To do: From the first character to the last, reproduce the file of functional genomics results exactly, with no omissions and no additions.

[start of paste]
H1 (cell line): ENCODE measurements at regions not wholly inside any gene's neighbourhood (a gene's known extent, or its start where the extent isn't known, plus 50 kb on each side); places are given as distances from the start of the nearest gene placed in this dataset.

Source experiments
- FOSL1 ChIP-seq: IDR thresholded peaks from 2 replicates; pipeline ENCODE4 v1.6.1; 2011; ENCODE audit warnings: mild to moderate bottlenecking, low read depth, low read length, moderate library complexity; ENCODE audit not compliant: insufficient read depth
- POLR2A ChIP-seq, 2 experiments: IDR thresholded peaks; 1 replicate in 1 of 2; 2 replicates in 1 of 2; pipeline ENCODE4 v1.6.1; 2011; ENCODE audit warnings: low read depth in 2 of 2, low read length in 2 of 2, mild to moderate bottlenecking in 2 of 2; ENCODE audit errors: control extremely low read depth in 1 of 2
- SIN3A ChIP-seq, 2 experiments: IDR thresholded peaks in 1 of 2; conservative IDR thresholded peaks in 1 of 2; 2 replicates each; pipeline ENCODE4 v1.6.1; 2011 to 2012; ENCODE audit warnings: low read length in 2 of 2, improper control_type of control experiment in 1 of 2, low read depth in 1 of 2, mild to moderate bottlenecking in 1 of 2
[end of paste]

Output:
H1 (cell line): ENCODE measurements at regions not wholly inside any gene's neighbourhood (a gene's known extent, or its start where the extent isn't known, plus 50 kb on each side); places are given as distances from the start of the nearest gene placed in this dataset.

Source experiments
- FOSL1 ChIP-seq: IDR thresholded peaks from 2 replicates; pipeline ENCODE4 v1.6.1; 2011; ENCODE audit warnings: mild to moderate bottlenecking, low read depth, low read length, moderate library complexity; ENCODE audit not compliant: insufficient read depth
- POLR2A ChIP-seq, 2 experiments: IDR thresholded peaks; 1 replicate in 1 of 2; 2 replicates in 1 of 2; pipeline ENCODE4 v1.6.1; 2011; ENCODE audit warnings: low read depth in 2 of 2, low read length in 2 of 2, mild to moderate bottlenecking in 2 of 2; ENCODE audit errors: control extremely low read depth in 1 of 2
- SIN3A ChIP-seq, 2 experiments: IDR thresholded peaks in 1 of 2; conservative IDR thresholded peaks in 1 of 2; 2 replicates each; pipeline ENCODE4 v1.6.1; 2011 to 2012; ENCODE audit warnings: low read length in 2 of 2, improper control_type of control experiment in 1 of 2, low read depth in 1 of 2, mild to moderate bottlenecking in 1 of 2